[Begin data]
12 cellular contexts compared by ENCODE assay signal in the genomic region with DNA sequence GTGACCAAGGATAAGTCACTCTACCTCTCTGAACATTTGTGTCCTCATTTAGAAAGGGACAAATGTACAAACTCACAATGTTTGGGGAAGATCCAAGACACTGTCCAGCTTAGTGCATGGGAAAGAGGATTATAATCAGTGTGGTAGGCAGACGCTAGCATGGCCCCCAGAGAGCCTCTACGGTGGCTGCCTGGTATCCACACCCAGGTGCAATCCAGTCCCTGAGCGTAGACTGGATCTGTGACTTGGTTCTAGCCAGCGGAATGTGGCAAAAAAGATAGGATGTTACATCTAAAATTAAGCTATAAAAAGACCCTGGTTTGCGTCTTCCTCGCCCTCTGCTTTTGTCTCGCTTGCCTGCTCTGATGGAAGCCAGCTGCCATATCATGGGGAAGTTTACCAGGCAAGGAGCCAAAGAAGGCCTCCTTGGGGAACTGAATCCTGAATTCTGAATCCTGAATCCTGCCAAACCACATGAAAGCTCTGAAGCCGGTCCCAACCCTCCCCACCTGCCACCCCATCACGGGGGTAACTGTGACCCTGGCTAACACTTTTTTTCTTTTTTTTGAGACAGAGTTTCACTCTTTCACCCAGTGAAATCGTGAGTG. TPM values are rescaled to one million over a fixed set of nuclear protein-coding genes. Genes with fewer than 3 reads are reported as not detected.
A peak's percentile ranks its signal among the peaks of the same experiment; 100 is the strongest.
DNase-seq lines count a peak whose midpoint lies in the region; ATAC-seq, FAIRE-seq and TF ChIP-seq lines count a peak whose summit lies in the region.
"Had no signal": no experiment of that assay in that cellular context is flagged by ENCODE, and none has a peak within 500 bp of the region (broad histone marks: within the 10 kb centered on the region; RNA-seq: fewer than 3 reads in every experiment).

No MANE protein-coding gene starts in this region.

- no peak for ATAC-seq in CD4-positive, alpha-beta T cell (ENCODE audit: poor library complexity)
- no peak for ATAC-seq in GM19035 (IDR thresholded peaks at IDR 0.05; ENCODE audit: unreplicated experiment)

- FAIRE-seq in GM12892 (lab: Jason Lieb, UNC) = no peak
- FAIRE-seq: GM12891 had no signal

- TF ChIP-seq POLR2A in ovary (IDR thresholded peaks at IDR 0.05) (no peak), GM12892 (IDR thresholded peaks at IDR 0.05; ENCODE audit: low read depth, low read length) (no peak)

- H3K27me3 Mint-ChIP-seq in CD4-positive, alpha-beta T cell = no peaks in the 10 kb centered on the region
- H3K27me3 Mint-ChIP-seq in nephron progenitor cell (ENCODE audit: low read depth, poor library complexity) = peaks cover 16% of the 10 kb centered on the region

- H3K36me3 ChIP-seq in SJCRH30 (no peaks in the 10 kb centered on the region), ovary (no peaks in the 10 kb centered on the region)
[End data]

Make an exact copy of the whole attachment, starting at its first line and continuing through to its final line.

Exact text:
12 cellular contexts compared by ENCODE assay signal in the genomic region with DNA sequence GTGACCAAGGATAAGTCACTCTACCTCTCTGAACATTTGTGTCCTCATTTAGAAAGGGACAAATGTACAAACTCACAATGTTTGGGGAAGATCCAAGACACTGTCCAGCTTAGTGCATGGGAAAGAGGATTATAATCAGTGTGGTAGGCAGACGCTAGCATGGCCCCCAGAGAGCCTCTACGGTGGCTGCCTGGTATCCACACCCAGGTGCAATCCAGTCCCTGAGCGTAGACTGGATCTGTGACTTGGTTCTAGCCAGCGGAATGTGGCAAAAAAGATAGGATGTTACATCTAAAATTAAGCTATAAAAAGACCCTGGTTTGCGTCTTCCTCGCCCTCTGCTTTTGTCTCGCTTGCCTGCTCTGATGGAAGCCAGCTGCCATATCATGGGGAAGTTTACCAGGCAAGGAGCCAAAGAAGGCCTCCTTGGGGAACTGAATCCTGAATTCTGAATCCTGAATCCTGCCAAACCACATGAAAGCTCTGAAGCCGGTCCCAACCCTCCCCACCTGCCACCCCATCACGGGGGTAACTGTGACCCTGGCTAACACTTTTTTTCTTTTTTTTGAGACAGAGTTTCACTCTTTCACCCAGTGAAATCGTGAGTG. TPM values are rescaled to one million over a fixed set of nuclear protein-coding genes. Genes with fewer than 3 reads are reported as not detected.
A peak's percentile ranks its signal among the peaks of the same experiment; 100 is the strongest.
DNase-seq lines count a peak whose midpoint lies in the region; ATAC-seq, FAIRE-seq and TF ChIP-seq lines count a peak whose summit lies in the region.
"Had no signal": no experiment of that assay in that cellular context is flagged by ENCODE, and none has a peak within 500 bp of the region (broad histone marks: within the 10 kb centered on the region; RNA-seq: fewer than 3 reads in every experiment).

No MANE protein-coding gene starts in this region.

- no peak for ATAC-seq in CD4-positive, alpha-beta T cell (ENCODE audit: poor library complexity)
- no peak for ATAC-seq in GM19035 (IDR thresholded peaks at IDR 0.05; ENCODE audit: unreplicated experiment)

- FAIRE-seq in GM12892 (lab: Jason Lieb, UNC) = no peak
- FAIRE-seq: GM12891 had no signal

- TF ChIP-seq POLR2A in ovary (IDR thresholded peaks at IDR 0.05) (no peak), GM12892 (IDR thresholded peaks at IDR 0.05; ENCODE audit: low read depth, low read length) (no peak)

- H3K27me3 Mint-ChIP-seq in CD4-positive, alpha-beta T cell = no peaks in the 10 kb centered on the region
- H3K27me3 Mint-ChIP-seq in nephron progenitor cell (ENCODE audit: low read depth, poor library complexity) = peaks cover 16% of the 10 kb centered on the region

- H3K36me3 ChIP-seq in SJCRH30 (no peaks in the 10 kb centered on the region), ovary (no peaks in the 10 kb centered on the region)